I see now. Although I would like to point out that some people who are not so socially adept, or who suffer from certain Autism Spectrum Disorders, may act in a way you deem threatening though they mean you absolutely no harm. I once worked with a guy who had Asperger's Syndrome and he'd always come up real close to me and try to engage me in conversations, often multiple times during our shift trying to tell me the same thing over and over and over again. He also tends to be rather loud, overexcited, and sometimes obnoxious. Of course, at first I found it pretty uncomfortable, but after the first interaction I had with him, I realized he was no threat. He was simply like that and I learned to adapt by being stern with him and telling him off whenever I needed to. I guess what I'm trying to say is, though I understand that due to your personal background, you're distrustful and easily threatened, I think it's not very healthy to always be in that mindset. It helps to be a little be more observant and understanding of others.


Using a disorder as an excuse is pathetic. People with said disorders can learn not to do that. But to pin their behavior on a disorder and go "well they can't change the way they are" is very pathetic.


Well if your talking about a disorder of the brain is what your implying I think then they can't help it since a disorder of the brain is just like a disease just like cancer and diabetes is.

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Posted 11/4/14 , edited 11/4/14

xDeadlyDollx wrote:


AmaraRin wrote:

Using a disorder as an excuse is pathetic. People with said disorders can learn not to do that. But to pin their behavior on a disorder and go "well they can't change the way they are" is very pathetic.


I think someone who refuses to exercise an ounce of understanding and insists that everyone else should just change to make her feel "safe," is more pathetic than someone who is seriously struggling with learning how to properly function in society. Just saying... If you're that paranoid, then just lock yourself at home or hire a personal bodyguard who doesn't appear threatening to you.


You know what, you try being told almost daily what some guy with an entitlment issue explicitly wants to do with your body and then see how safe you feel. What you won't.

I have had my bloody job threatened by my boss because I told some guy to stop touching my ass. I have had threats of sexual violence. Would you feel safe? No? Now you are learning.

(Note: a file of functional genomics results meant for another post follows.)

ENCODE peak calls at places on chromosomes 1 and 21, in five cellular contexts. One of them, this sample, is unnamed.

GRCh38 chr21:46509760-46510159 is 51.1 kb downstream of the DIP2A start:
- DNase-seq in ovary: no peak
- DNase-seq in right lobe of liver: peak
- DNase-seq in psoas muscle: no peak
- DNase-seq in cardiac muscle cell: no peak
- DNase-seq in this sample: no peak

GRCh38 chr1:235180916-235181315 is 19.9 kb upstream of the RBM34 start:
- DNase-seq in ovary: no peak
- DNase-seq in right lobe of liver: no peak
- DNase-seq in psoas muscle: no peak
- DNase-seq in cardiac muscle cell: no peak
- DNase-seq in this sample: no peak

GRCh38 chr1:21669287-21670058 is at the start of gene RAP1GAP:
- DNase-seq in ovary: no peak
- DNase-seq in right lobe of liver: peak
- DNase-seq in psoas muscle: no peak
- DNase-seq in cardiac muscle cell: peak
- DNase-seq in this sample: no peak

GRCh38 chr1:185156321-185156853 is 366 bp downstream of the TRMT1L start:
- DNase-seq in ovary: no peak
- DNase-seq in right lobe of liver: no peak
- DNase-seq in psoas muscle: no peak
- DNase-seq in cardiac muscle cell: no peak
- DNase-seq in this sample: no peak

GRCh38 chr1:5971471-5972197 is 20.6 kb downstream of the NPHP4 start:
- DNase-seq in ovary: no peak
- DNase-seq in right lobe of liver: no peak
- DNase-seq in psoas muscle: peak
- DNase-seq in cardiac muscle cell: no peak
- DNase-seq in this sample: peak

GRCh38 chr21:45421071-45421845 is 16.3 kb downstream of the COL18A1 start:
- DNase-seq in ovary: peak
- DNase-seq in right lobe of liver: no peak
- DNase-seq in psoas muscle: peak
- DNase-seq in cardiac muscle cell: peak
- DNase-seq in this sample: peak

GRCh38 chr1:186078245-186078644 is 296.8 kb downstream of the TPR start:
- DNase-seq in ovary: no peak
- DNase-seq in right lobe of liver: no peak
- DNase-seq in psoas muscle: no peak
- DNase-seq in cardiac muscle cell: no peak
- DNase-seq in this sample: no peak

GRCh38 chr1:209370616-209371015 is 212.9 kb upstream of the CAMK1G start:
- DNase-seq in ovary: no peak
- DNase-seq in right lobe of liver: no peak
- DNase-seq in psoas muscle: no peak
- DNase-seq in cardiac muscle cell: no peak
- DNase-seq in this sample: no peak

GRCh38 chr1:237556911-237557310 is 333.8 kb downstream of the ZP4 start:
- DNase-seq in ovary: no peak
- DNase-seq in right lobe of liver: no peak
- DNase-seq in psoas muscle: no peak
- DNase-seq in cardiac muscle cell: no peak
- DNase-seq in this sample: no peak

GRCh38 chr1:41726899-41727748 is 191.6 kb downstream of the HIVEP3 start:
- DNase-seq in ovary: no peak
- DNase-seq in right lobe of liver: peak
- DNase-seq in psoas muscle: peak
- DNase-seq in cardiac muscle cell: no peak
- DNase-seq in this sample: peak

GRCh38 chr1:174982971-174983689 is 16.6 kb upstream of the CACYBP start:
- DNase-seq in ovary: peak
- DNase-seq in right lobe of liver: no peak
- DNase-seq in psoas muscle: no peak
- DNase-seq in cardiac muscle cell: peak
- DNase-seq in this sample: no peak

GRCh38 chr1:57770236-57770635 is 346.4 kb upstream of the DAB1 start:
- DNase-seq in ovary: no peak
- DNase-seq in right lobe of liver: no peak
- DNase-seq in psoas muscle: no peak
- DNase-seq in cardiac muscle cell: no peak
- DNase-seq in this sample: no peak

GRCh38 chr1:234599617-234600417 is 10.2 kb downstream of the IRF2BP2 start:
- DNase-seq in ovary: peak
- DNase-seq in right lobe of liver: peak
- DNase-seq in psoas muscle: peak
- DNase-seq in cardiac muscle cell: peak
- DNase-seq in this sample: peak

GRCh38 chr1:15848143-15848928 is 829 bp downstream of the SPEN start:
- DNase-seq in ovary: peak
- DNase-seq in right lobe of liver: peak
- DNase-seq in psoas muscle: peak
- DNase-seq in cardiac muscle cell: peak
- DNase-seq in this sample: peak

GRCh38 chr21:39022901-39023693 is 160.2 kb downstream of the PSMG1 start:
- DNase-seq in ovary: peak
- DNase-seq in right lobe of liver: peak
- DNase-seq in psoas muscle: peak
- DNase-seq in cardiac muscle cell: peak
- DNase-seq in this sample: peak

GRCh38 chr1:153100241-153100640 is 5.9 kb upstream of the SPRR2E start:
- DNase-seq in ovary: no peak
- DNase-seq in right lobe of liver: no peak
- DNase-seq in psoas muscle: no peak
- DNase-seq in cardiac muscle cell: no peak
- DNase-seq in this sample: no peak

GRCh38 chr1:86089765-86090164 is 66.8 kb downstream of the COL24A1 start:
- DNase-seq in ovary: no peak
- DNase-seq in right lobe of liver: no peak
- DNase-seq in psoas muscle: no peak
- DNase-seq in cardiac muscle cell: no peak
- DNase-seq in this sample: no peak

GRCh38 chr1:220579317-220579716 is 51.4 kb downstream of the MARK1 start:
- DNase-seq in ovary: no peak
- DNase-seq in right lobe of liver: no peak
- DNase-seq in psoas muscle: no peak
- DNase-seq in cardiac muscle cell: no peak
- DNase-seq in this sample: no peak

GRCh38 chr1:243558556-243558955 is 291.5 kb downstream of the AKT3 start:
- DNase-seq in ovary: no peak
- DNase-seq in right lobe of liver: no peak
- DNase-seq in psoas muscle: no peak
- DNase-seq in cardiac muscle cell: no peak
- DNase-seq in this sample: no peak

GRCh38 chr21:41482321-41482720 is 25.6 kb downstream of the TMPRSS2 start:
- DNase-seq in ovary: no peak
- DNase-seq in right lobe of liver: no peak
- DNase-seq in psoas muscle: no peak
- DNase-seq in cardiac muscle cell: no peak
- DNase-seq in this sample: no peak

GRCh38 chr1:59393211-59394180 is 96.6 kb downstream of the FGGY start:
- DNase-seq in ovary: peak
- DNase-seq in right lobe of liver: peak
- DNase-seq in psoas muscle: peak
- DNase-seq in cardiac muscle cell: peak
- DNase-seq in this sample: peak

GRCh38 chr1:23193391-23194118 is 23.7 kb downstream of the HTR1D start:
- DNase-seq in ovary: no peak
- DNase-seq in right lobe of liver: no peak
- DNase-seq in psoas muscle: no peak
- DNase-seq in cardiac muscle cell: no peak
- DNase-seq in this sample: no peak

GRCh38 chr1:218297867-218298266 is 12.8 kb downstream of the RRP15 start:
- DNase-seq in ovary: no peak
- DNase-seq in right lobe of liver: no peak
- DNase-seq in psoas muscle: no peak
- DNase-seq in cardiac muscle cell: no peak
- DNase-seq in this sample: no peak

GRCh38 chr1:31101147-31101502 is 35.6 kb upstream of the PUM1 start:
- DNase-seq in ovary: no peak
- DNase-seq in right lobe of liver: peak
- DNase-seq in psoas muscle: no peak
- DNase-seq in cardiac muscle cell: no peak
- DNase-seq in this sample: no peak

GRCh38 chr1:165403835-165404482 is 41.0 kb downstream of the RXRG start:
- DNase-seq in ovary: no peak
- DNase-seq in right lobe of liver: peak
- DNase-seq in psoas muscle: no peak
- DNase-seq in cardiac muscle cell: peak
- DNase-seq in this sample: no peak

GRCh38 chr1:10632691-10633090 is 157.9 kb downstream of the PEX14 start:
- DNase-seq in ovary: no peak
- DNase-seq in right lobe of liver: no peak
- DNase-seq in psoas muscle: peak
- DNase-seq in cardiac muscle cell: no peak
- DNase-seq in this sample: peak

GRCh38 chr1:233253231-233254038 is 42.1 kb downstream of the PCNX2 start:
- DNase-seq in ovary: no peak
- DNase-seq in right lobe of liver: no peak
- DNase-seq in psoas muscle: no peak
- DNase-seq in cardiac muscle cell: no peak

Until you men feel and deal with even the smallest idea that saying "No." will get you killed, you have no say in this. And if you pull the "Well not all men!" yeah great but what are you doing about the ones that are? Oh wait? Nothing you say? Then sit down and shut up.


kakashi2k7 wrote:

Well if your talking about a disorder of the brain is what your implying I think then they can't help it since a disorder of the brain is just like a disease just like cancer and diabetes is.



Wrong, anyone with any disorder, be it bipolar disorder, autism, etc. they can be taught how to control said behaviors. Does it take patience and time? Yes but it doesn't mean they can't learn.

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Posted 11/4/14 , edited 11/4/14

AmaraRin wrote:

Wrong, anyone with any disorder, be it bipolar disorder, autism, etc. they can be taught how to control said behaviors. Does it take patience and time? Yes but it doesn't mean they can't learn.


They need to learn good coping skills. Yes, it takes time and family support and support from the community but a full recovery can be made through diet and exercise. If the kid acts up or throws a fit you should comfort them not make fun of them it only creates a bigger problem then.
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Posted 11/4/14 , edited 11/4/14
My angle on this topic is where the line should be drawn and I do believe that AmaraRin has the line drawn in around the same place I would (though all the "us versus them" mentality isn't agreeable). The issue is though that not everyone draws the line there. It doesn't happen to me often but I have had my intentions misread before while legitimately trying to assist someone and that is a horrible feeling. "Is that what people think of me?"

As for the whole refusal equals death thing... Usually it is the people you already know and/or trust that is the most dangerous and if you have that many people in your life that are acting this way towards you its time you exclude them or remove yourself. If what you have been saying is true then that is pretty much by the books harassment and your employer needs to be held accountable. You are locked into a no win situation here and I acknowledge that public awareness of the issue gives you the best/safest chance at fixing things. This is however where my agreement ends... It needs to be made clear where you draw the line (to prove you are not in the group with the incredibly ridiculous definition of harassment) and you CANNOT start blanket blaming other men or society in general if you want to enact change. Being all inclusive with the blame does not help as the natural human reaction would be rejection and defensiveness.

Anytime you let attitude enter an argument or debate that is where people stop taking you seriously and they shut it down.
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Posted 11/4/14 , edited 11/4/14

kakashi2k7 wrote: